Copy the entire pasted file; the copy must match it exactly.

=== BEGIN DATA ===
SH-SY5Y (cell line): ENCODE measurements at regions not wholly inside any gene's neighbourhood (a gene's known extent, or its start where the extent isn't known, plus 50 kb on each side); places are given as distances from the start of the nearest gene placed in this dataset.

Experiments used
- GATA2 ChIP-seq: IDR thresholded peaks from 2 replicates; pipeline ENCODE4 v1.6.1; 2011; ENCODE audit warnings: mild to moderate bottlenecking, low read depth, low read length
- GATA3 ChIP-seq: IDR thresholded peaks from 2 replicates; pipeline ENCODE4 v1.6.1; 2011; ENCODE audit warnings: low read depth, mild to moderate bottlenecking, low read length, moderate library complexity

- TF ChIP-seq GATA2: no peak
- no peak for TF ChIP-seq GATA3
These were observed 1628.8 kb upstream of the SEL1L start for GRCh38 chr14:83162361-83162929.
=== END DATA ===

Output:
SH-SY5Y (cell line): ENCODE measurements at regions not wholly inside any gene's neighbourhood (a gene's known extent, or its start where the extent isn't known, plus 50 kb on each side); places are given as distances from the start of the nearest gene placed in this dataset.

Experiments used
- GATA2 ChIP-seq: IDR thresholded peaks from 2 replicates; pipeline ENCODE4 v1.6.1; 2011; ENCODE audit warnings: mild to moderate bottlenecking, low read depth, low read length
- GATA3 ChIP-seq: IDR thresholded peaks from 2 replicates; pipeline ENCODE4 v1.6.1; 2011; ENCODE audit warnings: low read depth, mild to moderate bottlenecking, low read length, moderate library complexity

- TF ChIP-seq GATA2: no peak
- no peak for TF ChIP-seq GATA3
These were observed 1628.8 kb upstream of the SEL1L start for GRCh38 chr14:83162361-83162929.